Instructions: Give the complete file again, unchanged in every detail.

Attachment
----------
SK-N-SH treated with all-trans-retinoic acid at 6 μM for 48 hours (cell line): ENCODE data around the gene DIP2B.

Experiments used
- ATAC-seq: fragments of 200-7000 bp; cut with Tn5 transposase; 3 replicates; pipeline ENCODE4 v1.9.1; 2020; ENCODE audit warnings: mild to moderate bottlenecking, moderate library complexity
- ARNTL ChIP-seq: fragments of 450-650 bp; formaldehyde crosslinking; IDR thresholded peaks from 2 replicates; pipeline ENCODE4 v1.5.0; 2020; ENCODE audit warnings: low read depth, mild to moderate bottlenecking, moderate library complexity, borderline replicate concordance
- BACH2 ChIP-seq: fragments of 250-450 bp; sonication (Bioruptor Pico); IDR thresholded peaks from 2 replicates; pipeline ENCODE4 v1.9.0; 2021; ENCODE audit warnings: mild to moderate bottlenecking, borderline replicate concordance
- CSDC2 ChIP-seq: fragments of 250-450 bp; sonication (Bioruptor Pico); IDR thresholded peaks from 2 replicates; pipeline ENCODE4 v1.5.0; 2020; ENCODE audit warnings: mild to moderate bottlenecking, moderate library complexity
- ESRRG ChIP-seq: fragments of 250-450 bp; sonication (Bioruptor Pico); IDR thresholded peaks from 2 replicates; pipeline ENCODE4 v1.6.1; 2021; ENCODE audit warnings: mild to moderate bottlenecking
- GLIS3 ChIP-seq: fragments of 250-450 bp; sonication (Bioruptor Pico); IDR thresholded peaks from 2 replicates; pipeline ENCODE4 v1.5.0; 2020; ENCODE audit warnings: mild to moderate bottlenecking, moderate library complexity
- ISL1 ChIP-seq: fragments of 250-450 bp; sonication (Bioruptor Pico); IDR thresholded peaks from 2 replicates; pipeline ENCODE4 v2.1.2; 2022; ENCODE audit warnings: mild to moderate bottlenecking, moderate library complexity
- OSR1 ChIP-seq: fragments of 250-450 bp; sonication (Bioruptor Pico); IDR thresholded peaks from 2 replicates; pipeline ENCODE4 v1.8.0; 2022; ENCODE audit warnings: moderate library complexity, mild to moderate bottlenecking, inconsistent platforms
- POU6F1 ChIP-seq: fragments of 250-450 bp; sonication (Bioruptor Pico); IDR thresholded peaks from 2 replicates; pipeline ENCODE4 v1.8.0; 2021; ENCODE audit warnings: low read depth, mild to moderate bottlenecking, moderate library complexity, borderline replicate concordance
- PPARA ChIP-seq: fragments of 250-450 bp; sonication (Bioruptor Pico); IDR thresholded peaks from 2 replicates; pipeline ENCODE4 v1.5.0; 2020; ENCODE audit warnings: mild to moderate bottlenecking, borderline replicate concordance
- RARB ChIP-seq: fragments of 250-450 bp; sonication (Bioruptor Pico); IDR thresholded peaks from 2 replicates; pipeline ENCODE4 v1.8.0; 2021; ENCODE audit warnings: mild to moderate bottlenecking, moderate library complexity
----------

SK-N-SH treated with all-trans-retinoic acid at 6 μM for 48 hours (cell line): ENCODE data around the gene DIP2B.

Experiments used
- ATAC-seq: fragments of 200-7000 bp; cut with Tn5 transposase; 3 replicates; pipeline ENCODE4 v1.9.1; 2020; ENCODE audit warnings: mild to moderate bottlenecking, moderate library complexity
- ARNTL ChIP-seq: fragments of 450-650 bp; formaldehyde crosslinking; IDR thresholded peaks from 2 replicates; pipeline ENCODE4 v1.5.0; 2020; ENCODE audit warnings: low read depth, mild to moderate bottlenecking, moderate library complexity, borderline replicate concordance
- BACH2 ChIP-seq: fragments of 250-450 bp; sonication (Bioruptor Pico); IDR thresholded peaks from 2 replicates; pipeline ENCODE4 v1.9.0; 2021; ENCODE audit warnings: mild to moderate bottlenecking, borderline replicate concordance
- CSDC2 ChIP-seq: fragments of 250-450 bp; sonication (Bioruptor Pico); IDR thresholded peaks from 2 replicates; pipeline ENCODE4 v1.5.0; 2020; ENCODE audit warnings: mild to moderate bottlenecking, moderate library complexity
- ESRRG ChIP-seq: fragments of 250-450 bp; sonication (Bioruptor Pico); IDR thresholded peaks from 2 replicates; pipeline ENCODE4 v1.6.1; 2021; ENCODE audit warnings: mild to moderate bottlenecking
- GLIS3 ChIP-seq: fragments of 250-450 bp; sonication (Bioruptor Pico); IDR thresholded peaks from 2 replicates; pipeline ENCODE4 v1.5.0; 2020; ENCODE audit warnings: mild to moderate bottlenecking, moderate library complexity
- ISL1 ChIP-seq: fragments of 250-450 bp; sonication (Bioruptor Pico); IDR thresholded peaks from 2 replicates; pipeline ENCODE4 v2.1.2; 2022; ENCODE audit warnings: mild to moderate bottlenecking, moderate library complexity
- OSR1 ChIP-seq: fragments of 250-450 bp; sonication (Bioruptor Pico); IDR thresholded peaks from 2 replicates; pipeline ENCODE4 v1.8.0; 2022; ENCODE audit warnings: moderate library complexity, mild to moderate bottlenecking, inconsistent platforms
- POU6F1 ChIP-seq: fragments of 250-450 bp; sonication (Bioruptor Pico); IDR thresholded peaks from 2 replicates; pipeline ENCODE4 v1.8.0; 2021; ENCODE audit warnings: low read depth, mild to moderate bottlenecking, moderate library complexity, borderline replicate concordance
- PPARA ChIP-seq: fragments of 250-450 bp; sonication (Bioruptor Pico); IDR thresholded peaks from 2 replicates; pipeline ENCODE4 v1.5.0; 2020; ENCODE audit warnings: mild to moderate bottlenecking, borderline replicate concordance
- RARB ChIP-seq: fragments of 250-450 bp; sonication (Bioruptor Pico); IDR thresholded peaks from 2 replicates; pipeline ENCODE4 v1.8.0; 2021; ENCODE audit warnings: mild to moderate bottlenecking, moderate library complexity